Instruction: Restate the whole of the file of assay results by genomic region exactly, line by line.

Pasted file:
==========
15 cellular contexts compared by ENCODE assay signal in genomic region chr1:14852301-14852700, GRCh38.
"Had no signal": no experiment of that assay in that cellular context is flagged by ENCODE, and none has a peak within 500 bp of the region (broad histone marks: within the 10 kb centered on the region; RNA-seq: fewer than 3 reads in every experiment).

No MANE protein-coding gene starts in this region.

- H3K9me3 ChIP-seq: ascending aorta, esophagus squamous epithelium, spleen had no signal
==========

15 cellular contexts compared by ENCODE assay signal in genomic region chr1:14852301-14852700, GRCh38.
"Had no signal": no experiment of that assay in that cellular context is flagged by ENCODE, and none has a peak within 500 bp of the region (broad histone marks: within the 10 kb centered on the region; RNA-seq: fewer than 3 reads in every experiment).

No MANE protein-coding gene starts in this region.

- H3K9me3 ChIP-seq: ascending aorta, esophagus squamous epithelium, spleen had no signal